Cost Discrepancies and Additional Repairs for Oil Leak – Am I Being Overcharged?

QuestionsCategory: Ask An ExpertCost Discrepancies and Additional Repairs for Oil Leak – Am I Being Overcharged?
Samuel Hill asked 7 months ago
I recently sent my 2004 Acura RL (137,000 miles) to a mechanic for an engine oil leak. Initially, he quoted $1,000, which included a $90 diagnosis fee and $760 for 6 hours of labor to replace rear camshaft plugs and valve cover gaskets. However, the next day he informed me that the car was still leaking oil. He now suggests removing the transmission to find and fix the new leak, estimating an additional $1,500 for this service. I'm concerned about the escalating costs and whether these repairs and their durations are justifiable. I'm also unsure about my obligations to pay if the initial repair did not resolve the issue. I'd appreciate advice on how to proceed and whether these charges seem reasonable.
1 Answers
Zack Norman Staff answered 7 months ago
Hi there, Samuel! It sounds like you're in a tricky situation with your car. Let's break down the issues you're facing, and I'll also try to explain more about whether or not you're being overcharged:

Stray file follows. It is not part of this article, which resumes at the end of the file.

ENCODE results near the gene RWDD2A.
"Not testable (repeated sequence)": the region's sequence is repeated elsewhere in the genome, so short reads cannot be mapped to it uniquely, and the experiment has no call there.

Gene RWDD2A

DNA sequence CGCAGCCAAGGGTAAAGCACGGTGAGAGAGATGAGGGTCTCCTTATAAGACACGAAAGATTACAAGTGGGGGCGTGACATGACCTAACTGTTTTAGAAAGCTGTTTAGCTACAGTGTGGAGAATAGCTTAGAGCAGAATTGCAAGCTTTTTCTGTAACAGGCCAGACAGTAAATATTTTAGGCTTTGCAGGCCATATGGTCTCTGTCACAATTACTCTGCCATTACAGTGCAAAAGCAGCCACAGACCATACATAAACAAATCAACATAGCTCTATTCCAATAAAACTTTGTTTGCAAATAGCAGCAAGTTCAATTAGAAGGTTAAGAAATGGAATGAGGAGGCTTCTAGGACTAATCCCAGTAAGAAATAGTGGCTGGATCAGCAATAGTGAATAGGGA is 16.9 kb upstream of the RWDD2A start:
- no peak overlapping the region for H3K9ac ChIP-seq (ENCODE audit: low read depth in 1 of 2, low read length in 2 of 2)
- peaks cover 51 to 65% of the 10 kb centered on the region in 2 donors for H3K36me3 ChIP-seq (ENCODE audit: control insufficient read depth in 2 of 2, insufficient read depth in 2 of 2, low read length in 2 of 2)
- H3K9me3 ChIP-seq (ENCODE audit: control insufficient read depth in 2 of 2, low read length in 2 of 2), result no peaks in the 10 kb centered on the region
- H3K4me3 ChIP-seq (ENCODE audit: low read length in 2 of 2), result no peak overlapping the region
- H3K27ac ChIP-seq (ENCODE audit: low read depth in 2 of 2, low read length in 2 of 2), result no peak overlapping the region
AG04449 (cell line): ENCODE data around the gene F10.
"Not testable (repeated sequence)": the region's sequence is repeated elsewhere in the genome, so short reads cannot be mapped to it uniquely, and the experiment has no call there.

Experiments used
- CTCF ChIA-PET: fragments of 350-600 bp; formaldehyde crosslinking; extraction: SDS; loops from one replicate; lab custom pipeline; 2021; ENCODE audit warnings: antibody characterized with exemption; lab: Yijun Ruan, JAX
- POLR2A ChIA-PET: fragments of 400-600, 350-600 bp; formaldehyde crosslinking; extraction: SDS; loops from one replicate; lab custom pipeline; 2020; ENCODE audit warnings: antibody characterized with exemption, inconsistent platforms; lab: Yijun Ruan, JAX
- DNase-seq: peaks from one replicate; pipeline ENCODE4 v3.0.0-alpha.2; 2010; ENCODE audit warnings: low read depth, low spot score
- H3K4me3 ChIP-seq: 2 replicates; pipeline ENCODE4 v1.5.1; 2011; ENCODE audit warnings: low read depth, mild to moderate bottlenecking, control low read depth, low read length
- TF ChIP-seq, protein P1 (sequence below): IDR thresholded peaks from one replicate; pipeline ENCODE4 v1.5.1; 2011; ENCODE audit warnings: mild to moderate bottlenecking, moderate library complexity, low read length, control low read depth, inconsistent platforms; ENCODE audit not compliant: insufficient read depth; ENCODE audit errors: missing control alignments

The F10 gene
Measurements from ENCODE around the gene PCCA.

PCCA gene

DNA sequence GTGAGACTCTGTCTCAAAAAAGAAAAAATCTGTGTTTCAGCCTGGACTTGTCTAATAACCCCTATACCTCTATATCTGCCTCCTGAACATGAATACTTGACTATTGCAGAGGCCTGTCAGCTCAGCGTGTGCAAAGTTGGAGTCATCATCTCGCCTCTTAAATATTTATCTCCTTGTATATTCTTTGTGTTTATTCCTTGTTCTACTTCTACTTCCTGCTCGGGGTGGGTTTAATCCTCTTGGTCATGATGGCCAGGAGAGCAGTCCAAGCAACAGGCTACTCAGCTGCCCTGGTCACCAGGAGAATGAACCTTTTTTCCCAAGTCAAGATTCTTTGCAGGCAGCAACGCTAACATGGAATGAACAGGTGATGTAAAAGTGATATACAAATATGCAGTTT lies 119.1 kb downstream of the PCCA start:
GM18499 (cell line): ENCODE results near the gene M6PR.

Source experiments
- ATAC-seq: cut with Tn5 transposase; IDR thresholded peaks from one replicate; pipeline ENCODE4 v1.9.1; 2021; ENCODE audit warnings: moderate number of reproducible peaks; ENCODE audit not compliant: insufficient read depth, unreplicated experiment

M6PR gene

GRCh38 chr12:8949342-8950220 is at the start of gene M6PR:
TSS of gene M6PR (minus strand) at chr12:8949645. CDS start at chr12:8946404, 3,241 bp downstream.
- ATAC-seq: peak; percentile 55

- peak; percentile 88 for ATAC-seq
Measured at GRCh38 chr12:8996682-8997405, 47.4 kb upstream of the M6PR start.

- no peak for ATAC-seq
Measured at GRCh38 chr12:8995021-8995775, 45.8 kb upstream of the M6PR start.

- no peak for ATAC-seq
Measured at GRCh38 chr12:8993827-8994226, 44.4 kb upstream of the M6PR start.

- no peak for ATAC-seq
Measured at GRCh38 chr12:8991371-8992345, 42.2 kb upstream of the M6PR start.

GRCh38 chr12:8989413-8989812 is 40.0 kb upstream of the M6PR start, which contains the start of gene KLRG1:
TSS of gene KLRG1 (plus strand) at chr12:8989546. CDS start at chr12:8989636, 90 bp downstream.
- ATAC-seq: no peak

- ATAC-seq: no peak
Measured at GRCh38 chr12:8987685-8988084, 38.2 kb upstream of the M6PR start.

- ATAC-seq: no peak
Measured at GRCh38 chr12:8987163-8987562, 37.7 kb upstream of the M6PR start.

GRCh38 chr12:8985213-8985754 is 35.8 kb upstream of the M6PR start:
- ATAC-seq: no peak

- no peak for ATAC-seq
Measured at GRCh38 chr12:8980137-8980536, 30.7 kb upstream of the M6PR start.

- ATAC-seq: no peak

1. Initial Repair Costs: The initial repair involving the replacement of camshaft plugs and valve cover gaskets for $1,000 seems within a reasonable range. The labor cost for such a job can vary, but 6 hours doesn't seem excessive, at least from my own experience doing similar work.
  2. Additional Repairs: The proposal to remove the transmission for an additional $1,500 is significant. It's possible that your car had multiple oil leaks, and the mechanic missed one initially. Removing the transmission is a labor-intensive task, and 8 hours for this is not unreasonable. However, you should confirm whether this is necessary.
  3. Costs and Obligations: If you feel the cost is unreasonable, discuss it with your mechanic. You're not obligated to proceed with additional repairs if you're uncomfortable with the cost. However, for the work already done, payment is typically expected.
  4. Seeking a Second Opinion: It's always wise to seek a second opinion, especially for major repairs. Another mechanic might identify a different solution or confirm the need for the proposed repair.
  5. Comparing to Medical Treatment: The analogy with medical treatment isn't entirely parallel, but the principle of paying for services rendered (even if they don't fully resolve the issue) generally applies in both contexts.
In conclusion, while the costs you've mentioned are within the realm of possibility for the work described, it's crucial to ensure that these repairs are necessary. Discuss your concerns with your mechanic, and don't hesitate to seek a second opinion, or even considering asking around a different mechanic. Zack - Motor Verso Mechanics Team